After days in Little Rock, where it was mild and the fall iris were blooming, the trip to Urbana was for-sure winter. I've been to Chuck Voigt's Univ. of Illinois Herb Day several times, and every one of them, it's been cold. Well, what can one expect, it's January and it's Illinois!
The drive was longer than I'd remembered. I was thinking 7 hours. It's 4 hours from our house to St. Louis. But with a tough headwind and blowing snow all the way, took a bit longer. All in all, it was 9 hours of driving to get to the hotel where Herb Day was being held. There were folks from Wisconsin that were happy as clams in the cold. I, however, can't fathom why anyone would live in a cold climate. It hurts! It's painful to be hit with blowing snow and sleet. But, after crossing the Mississippi River at St. Louis, the snow quit and it was just bitterly cold. It was great to see Chuck Voigt again, the first time since his surgery and mine. As always he had assembled a great collection of speakers and vendors. Even though I wasn't an official speaker (I went as back-up, just in case) the University took all of the speakers and me out to a great dinner.
I get to hang out with honest to goodness, "foodies" (people who take food and writing about it, serious). Lucinda Hutson was the headline speaker, along with Father Dominic. Lucinda is from Austin, TX and obsessed over the weather for days ahead of time. She dislikes the cold and snow, maybe even more than I do if that's possible. But, taking on the weather in high style, after an impressive dinner, she fell backwards into the snow out front and made a snow angel!
Hers is one of my favorite cookbooks on the shelf and after about 20 years, she's come out with a new edition. What a character she is and her famous purple house has been on the cover of numerous magazines including The Herb Companion, Southern Living (check out the Grumpy Gardener blog at Southern Living, too) and Austin Living.
Father Dominic and I have shared the stage at some event or other in the past but neither of us could remember which or where. For several years he's had a cooking show on St. Louis Public TV. He's quite an entertainer and a superb bread maker and did both for the audience of 200+ people. He very kindly brought samples of chocolate mint brownies and a couple of breads to me where I was tending my booth. You can find more about him and his bread baking books here. He is a genius at baking and shows his audiences how to make bread with virtually no effort. He is oficially Father Dominic Garramone from St. Bede Abbey in Peru, IL.
One of the vendors at the conference was Chris Hopp of Farmbrook Designs. He specializes in hypertufa garden ornaments and what he had was outstanding. The designs were great, lightweight, good priced. I was very tempted by a couple of things he had but I wanted to see how well I sold my books and wound up not getting anything. But these are lightweight enough to ship and strong like concrete! You can see more of his designs on his website. He had driven from Royal Oak, Michigan, another one of those cold climate folks!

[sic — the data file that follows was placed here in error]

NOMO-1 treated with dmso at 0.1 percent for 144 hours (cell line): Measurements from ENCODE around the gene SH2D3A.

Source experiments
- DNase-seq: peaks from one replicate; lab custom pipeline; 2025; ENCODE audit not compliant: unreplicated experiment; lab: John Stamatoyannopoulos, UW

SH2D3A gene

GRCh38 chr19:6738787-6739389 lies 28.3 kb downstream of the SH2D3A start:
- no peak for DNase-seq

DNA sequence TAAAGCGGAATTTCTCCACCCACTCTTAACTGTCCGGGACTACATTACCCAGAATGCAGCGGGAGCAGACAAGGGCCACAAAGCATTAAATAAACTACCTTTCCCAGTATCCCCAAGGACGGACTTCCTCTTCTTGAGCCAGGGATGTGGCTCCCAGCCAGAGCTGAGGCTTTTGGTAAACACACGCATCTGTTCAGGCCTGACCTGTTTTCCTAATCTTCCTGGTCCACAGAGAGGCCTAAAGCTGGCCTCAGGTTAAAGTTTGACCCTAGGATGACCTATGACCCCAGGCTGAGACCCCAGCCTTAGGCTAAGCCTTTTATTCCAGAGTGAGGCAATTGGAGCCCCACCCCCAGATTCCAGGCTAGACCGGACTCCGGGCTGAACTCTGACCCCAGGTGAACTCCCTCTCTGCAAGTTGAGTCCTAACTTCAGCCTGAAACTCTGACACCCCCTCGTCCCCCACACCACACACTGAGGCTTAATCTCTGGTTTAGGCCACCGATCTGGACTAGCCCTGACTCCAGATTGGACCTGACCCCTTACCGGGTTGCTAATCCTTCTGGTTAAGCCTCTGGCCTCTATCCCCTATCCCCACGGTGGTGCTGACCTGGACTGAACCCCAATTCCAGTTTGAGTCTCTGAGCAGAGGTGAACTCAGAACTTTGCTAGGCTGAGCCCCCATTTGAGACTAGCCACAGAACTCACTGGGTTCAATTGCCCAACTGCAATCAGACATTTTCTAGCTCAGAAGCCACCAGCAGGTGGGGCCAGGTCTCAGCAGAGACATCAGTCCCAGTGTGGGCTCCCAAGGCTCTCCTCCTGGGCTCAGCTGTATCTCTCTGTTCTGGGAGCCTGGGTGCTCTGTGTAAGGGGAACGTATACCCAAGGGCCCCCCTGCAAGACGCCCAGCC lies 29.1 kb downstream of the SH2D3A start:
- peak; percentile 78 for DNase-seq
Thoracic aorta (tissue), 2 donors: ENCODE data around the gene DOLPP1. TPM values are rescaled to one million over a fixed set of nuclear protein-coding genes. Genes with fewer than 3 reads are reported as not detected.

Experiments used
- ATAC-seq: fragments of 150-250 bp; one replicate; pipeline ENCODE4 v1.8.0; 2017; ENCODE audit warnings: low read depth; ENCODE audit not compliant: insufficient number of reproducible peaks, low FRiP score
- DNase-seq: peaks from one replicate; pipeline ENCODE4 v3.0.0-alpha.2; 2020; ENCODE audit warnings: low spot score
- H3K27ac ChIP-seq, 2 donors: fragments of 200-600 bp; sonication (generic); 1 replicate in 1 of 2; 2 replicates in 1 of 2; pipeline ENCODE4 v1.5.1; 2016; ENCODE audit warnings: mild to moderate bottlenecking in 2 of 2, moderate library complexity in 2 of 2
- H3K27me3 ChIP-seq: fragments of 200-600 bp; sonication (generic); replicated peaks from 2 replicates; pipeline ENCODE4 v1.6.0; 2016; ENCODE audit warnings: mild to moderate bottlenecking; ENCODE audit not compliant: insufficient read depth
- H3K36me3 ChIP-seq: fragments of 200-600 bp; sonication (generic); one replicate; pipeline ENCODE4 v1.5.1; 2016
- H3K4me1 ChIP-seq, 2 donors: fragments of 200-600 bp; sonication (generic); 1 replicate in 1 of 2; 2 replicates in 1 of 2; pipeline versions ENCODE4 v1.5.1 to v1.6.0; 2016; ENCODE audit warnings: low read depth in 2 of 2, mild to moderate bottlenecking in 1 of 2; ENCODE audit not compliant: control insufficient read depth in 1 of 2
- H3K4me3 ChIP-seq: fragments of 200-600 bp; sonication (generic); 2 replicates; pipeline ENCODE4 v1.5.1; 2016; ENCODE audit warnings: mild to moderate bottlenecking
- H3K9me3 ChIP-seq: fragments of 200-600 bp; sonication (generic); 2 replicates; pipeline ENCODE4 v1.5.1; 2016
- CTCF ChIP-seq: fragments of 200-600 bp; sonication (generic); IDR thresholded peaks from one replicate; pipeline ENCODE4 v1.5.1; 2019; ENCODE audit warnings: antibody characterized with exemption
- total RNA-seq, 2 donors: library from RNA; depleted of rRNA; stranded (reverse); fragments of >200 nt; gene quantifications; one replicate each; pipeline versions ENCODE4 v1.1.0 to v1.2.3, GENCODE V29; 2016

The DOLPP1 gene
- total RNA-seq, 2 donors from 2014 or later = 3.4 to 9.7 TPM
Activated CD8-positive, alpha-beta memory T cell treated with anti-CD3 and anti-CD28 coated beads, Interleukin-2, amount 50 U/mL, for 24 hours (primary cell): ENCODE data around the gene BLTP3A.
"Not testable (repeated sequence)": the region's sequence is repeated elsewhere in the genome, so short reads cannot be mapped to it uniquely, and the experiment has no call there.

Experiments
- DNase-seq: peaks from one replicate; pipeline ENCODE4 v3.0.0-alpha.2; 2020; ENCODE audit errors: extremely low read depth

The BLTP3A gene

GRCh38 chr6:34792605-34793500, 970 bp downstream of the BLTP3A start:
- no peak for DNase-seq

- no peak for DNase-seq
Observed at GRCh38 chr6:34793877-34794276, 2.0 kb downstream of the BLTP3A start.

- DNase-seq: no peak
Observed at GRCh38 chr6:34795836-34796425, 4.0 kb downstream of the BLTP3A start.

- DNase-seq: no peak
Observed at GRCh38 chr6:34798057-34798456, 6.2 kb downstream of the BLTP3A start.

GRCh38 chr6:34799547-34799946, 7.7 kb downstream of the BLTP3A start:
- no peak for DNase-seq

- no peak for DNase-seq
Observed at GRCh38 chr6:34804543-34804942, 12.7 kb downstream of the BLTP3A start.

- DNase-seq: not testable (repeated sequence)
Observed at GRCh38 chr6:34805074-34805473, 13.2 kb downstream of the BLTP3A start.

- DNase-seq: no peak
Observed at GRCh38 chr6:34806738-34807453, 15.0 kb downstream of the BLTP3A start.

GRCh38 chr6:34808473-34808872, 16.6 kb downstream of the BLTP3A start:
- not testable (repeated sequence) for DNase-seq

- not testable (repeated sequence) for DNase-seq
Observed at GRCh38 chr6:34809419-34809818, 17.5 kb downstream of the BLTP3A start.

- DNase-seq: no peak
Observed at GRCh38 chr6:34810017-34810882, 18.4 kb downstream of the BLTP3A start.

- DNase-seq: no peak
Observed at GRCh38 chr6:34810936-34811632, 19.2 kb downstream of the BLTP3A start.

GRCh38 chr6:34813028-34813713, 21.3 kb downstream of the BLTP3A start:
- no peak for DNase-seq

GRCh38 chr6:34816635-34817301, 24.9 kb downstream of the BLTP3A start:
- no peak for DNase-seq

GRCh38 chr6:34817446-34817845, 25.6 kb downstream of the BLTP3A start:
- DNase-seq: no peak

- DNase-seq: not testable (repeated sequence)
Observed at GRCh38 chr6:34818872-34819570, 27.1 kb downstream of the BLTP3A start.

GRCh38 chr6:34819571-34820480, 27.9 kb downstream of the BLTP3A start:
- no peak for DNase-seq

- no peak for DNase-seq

So this week I got about 500 onions planted.
I order every year from Dixondale Farms in Texas and they ship to me about Jan. 1
I've had a dickens of a time getting seed potatoes this year. For almost 30 years I've ordered from David Ronniger at Ronnigers Potatoes in Moyie, Idaho. They've always shipped to me in January and I've written about them in the newspapers I write for, for the past 17 years. Well, a new owner who's had the business for 4 years, after I'd tried to place my order, called up and said I was a liar, had never ordered from them before and he would not ship to me before, "the proper planting time in your area" meaning, to him, March 1. I explained I have 17 years of newspaper columns listing the potatoes I've grown of theirs. He once again said I was lying (I have no idea what purpose I would have to lie about being a customer all this time). Then told me how bad the previous owner, David Ronniger's potatoes were, how scab infected and diseased, that he had gotten when he bought the company. No matter what I tried, he continued to call me a liar and said he would not ship to me and that I 'd never gotten potatoes from them. (I've bought for two years in a row from him after he bought the business). So, I finally just told him to cancel the order and I would find someone who wasn't a total jerk and who wanted his business to grow.
After putting out a plea on a couple of web sites, I found these really nice folks who are happy for my business and happy to ship whenever the customer wants instead of that magical, ridiculous "proper planting time for your area." If you're looking for people who care about your business and have high quality, organic seed potatoes, check out Wood Prairie Farms, Jim & Megan Gerritsen and family in FAR NORTH Maine! They like people, they don't seem to yell at their customers. I'm glad to make their acquaintance!
In the midst of the ongoing adventure in searching for seed potatoes, Rose Marie McGee, owner of Nichols Garden Seed in Oregon, sent me potato seed to try. I've never grown potatoes from seed before but she says she thinks they will produce as quickly as potatoes from, well, potatoes. So I planted 2 packets of potato seed in flats today indoors and they're going to race with the cut up seed potatoes when they arrive next week.
Barbara Young, Josh's mother, continues watching her Aerogarden and the lettuce, grow. It's amazingly efficient and we'll have salad soon. The lettuce crop will keep up for a couple of months or more as long as it's harvested.